Tuesday, April 29, 2008

Murphy's Laws of Writing

When I was a college student, I had a couple of Murphy's Laws posters that hung on my closet door (I wonder whatever happened to them). I didn't have a Murphy's Laws of Writing poster, but I sure could have used one back then. It would have given me an idea of what to expect today . . .

Murphy's Law of Interview Calls: Your phone will sit quiet all day, until you are ready to do an interview.

Murphy's Law of Phone Tag: A person you tried to reach earlier will call you back -- when you are in the middle of another call.

Murphy's Law of Interview Scheduling: You will be available all week with the exception of one half hour, and that is the same half hour every tries to schedule an interview.

Murphy's Law of Assignments: Your calendar is empty except for one day, when five editors pick the same date for a deadline.

Murphy's Law of Quitting Time: The email or call you had waited for all day will arrive minutes after you shut your office for the evening.

Murphy's Law of Sources: The perfect source will return your message, two hours after you submitted the article.

Murphy's Law of Recording: When your source talks too fast or you know you'll have to doublecheck the tape for the information, you forgot to plug in the mic to the phone.

Any I forgot?

Monday, April 21, 2008

Interview with Allison Winn Scotch

Lots of you know Allison from her Ask Allison blog. Her book, The Department of Lost and Found, is being released in paperback, and Allison graciously offered to do an interview. Now there are no excuses for going out to buy the book!

For those who might be unfamiliar with the book, can you provide a little background on the story.

The Department of Lost and Found is about a headstrong 30-year old woman who is diagnosed with cancer. But it's really about so much more than that. Did I say cancer? No, what I mean was, the book is about an ambitious 30-year old who discovers that the ideals she once deemed important might not be so important after all, and by tracing through her past - her former loves and her former life - she realizes that though she's been stripped of her career, her boyfriend and yes, her health, she's still able to persevere. And that her disease was just a catalyst for putting her on a path to self-discovery.

The book is now coming out in paperback. Was this planned in your original contract or based on book sales?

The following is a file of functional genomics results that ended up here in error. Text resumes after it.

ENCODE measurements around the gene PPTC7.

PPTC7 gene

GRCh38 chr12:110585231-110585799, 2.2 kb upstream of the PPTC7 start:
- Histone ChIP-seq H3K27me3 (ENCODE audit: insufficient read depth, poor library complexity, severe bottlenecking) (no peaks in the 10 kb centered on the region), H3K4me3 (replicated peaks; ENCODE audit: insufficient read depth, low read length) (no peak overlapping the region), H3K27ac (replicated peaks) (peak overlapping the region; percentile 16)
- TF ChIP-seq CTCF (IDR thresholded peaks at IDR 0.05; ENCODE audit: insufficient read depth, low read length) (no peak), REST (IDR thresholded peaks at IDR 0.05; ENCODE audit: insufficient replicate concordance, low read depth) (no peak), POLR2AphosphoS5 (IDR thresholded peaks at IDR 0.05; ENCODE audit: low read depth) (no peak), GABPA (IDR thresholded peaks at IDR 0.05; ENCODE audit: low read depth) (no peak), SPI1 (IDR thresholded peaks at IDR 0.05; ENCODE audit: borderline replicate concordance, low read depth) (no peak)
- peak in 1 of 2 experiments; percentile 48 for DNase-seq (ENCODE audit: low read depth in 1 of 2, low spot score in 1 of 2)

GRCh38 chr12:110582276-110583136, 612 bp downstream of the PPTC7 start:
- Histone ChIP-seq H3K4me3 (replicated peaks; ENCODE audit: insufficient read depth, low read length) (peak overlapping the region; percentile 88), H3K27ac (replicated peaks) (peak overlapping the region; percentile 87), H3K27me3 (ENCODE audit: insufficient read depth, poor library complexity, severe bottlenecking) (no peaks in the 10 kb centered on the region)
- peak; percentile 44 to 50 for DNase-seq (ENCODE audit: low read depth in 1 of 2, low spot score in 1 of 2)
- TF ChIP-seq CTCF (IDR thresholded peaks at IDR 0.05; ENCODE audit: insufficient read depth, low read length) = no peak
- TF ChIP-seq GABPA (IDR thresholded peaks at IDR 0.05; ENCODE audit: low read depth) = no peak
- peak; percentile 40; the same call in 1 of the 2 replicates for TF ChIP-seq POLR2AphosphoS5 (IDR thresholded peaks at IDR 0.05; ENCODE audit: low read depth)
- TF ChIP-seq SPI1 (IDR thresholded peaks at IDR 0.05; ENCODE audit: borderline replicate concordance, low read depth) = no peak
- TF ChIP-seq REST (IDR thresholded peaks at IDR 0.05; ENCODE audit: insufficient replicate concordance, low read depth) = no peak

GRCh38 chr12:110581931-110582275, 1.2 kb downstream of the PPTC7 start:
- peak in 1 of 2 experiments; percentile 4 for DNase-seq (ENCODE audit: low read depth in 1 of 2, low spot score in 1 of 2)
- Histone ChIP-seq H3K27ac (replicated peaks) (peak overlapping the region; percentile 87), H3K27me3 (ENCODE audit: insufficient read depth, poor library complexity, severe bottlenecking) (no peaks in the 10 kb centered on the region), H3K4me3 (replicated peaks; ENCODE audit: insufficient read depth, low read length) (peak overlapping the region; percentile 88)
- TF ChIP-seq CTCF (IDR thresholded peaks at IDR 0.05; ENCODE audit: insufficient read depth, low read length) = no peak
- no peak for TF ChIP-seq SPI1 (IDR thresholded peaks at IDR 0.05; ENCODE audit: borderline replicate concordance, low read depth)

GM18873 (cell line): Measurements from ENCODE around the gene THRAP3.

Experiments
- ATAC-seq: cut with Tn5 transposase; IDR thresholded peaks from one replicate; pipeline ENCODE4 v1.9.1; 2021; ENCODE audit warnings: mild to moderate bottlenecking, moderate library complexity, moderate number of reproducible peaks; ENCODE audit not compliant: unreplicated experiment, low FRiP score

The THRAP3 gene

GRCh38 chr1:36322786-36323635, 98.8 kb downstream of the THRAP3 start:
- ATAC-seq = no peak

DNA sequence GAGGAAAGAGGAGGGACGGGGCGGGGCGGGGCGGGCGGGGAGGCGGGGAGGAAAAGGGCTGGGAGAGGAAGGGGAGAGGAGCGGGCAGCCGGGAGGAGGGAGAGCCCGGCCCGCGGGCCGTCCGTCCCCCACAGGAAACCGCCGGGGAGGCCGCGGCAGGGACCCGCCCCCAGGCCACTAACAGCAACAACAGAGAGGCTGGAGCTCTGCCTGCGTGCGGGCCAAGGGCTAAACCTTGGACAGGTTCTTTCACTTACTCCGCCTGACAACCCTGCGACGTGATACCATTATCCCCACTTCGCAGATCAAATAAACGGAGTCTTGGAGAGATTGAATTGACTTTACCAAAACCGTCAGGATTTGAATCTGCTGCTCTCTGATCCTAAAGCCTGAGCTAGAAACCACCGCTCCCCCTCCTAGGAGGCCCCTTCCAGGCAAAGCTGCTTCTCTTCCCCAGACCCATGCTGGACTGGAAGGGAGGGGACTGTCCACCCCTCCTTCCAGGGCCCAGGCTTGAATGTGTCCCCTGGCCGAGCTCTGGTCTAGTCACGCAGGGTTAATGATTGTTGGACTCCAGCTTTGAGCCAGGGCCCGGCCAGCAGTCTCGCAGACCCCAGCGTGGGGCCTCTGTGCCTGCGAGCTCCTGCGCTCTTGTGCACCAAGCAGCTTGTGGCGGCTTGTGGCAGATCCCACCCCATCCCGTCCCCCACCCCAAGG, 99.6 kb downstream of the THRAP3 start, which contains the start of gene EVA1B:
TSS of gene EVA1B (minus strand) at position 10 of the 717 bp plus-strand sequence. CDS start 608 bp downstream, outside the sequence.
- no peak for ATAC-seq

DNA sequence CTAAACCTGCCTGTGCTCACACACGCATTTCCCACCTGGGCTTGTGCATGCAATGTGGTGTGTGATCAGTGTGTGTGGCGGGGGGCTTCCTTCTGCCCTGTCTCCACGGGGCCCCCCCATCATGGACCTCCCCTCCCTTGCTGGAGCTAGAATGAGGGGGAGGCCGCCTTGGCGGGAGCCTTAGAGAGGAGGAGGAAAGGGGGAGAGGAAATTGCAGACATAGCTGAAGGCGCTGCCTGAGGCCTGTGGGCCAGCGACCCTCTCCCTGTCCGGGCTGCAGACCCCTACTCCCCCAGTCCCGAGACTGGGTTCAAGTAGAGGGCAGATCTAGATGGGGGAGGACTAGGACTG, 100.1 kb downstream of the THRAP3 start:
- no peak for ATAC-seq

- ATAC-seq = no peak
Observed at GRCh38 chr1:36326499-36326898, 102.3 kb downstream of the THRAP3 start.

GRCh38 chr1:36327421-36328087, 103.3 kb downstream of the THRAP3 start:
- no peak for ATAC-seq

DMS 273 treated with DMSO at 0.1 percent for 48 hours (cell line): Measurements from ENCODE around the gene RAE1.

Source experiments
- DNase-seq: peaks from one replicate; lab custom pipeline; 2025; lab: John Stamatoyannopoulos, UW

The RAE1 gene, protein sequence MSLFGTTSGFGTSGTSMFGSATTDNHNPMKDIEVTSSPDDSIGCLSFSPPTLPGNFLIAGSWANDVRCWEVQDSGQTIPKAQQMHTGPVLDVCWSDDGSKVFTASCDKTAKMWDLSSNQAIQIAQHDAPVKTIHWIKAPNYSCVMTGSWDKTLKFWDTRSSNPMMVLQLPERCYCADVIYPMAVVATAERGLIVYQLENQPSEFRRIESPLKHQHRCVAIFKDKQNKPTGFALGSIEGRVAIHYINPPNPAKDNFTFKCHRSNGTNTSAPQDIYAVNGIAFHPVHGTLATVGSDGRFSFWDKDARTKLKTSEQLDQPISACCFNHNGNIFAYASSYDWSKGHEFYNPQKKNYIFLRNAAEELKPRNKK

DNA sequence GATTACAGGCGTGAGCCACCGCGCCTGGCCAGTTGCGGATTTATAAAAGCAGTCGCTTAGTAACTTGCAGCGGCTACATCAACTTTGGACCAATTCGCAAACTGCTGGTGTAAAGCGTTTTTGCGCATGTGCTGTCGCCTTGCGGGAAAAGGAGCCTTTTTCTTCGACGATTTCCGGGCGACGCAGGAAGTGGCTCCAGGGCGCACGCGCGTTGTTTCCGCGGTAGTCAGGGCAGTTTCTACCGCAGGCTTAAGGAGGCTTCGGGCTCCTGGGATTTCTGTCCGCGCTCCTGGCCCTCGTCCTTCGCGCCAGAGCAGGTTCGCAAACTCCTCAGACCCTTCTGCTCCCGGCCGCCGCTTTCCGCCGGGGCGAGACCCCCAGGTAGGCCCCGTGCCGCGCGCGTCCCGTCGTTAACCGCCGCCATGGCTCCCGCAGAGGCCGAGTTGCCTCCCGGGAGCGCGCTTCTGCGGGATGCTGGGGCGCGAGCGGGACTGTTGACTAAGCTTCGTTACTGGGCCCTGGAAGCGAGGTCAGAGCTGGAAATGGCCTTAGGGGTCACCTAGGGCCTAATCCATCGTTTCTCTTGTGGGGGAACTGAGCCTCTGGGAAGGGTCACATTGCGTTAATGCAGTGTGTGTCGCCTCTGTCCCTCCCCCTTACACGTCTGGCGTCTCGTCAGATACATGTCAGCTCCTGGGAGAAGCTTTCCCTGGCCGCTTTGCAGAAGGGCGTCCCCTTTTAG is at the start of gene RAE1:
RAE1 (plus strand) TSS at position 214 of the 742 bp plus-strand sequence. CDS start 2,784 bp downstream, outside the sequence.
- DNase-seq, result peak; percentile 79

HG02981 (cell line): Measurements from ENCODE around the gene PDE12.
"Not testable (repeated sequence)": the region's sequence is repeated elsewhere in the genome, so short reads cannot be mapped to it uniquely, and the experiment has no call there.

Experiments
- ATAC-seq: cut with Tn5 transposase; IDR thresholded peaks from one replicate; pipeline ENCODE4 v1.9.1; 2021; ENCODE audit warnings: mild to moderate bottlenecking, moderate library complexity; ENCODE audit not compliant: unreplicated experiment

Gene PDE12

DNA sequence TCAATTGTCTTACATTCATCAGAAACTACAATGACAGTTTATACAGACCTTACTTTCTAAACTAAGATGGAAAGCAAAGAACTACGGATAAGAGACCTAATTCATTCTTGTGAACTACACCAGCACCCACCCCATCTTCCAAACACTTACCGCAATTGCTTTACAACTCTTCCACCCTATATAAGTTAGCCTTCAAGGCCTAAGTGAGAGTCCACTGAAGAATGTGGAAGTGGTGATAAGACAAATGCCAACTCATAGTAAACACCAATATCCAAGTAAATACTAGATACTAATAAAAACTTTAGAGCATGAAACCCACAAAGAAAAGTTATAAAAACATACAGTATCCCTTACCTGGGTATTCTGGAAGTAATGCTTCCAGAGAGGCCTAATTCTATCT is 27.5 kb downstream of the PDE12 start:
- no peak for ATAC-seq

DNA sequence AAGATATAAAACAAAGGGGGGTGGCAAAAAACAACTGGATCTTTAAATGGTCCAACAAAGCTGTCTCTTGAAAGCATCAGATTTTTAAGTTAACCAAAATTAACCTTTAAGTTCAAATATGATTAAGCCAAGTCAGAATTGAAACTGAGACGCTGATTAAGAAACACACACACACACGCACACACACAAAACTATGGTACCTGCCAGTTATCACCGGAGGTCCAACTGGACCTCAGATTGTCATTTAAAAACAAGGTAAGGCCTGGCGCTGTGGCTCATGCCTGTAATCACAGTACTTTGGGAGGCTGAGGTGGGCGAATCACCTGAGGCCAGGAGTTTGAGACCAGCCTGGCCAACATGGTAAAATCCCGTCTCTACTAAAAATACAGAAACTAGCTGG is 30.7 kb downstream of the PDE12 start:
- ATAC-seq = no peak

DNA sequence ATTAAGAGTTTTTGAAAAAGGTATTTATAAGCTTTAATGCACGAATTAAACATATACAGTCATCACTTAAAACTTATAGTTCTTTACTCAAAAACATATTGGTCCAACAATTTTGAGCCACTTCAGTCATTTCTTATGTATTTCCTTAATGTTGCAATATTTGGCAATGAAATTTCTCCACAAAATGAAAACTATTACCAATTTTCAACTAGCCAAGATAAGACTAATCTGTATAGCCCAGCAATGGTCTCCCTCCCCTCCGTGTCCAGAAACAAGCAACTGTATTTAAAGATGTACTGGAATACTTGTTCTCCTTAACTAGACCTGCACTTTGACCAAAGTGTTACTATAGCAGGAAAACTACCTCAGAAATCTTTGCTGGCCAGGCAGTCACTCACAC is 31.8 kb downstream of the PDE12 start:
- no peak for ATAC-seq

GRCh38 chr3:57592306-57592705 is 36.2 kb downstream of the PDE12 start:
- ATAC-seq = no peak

Yes, and I think this is true of most hardcovers, unless you sell the book to a publisher, like, I believe, though don't quote me, McCage/Adams, or unless your book really tanks. A lot of books - and I'm hoping this is true for the Department - really get a second life in paperback, especially for debut authors because a lot of people aren't willing to shell out for a hardcover author who is unproven to them. So often times, a publisher might release a paperback with renewed hope, as in the case of the Memory Keeper's Daughter.

Any changes from the hardcover version to paperback version?

Well, the big change is in the cover! I blogged about this in recent weeks, but the folks at HarperCollins thought - after some trial and error, I guess - that the hardcover jacket didn't quite have mass market appeal, even though I absolutely adored it. So they packed the paperback with a softer image that I wasn't totally sold on at first, but we've gotten a lot of positive feedback, so they seem to know what they're doing! :) Also, there's an author's Q/A with me in the back of the book, which, I think, is tucked in for book clubs, and hopefully gives some insights into why and how I made the choices I did when I was writing!

I know you have another book in the works. When should we expect to see it?

Yup, Time of My Life will be out in October, and I'm so super-excited for it. It's about a woman who seems to have it all but who is haunted by her lingering "what ifs." And she wakes up one day seven years in the past with the opportunity to redo it all and discover if the path she chose was the one she should have chosen all along. I'm totally fascinated by how even the littlest decisions can change the entire landscape of our lives, and I'm also a compulsive googler, so writing this book was a lot of fun for me. My publisher - this time, I'm with Random House - is doing some GREAT things for the book, really taking it to a whole new level, and I can't wait to see what happens.

Was writing novels in your long-term plans? How does magazine writing fit into your schedule now?

I think in the back of my mind, yes, it was always part of the larger goal,but to be honest, I didn't really know how to make it happen...which, I suppose, makes me just like 99% of other writers out there! I started my first novel eight or so years ago but got stuck half-way through. But every time I'd read about, say, an alumni from my university publishing a novel, I got a twinge of, "Why aren't I doing that? Why isn't it MY book they're promoting?" But of course, if you haven't written a book, there's no book to promote! (Duh.) So eventually, I forced myself to return to that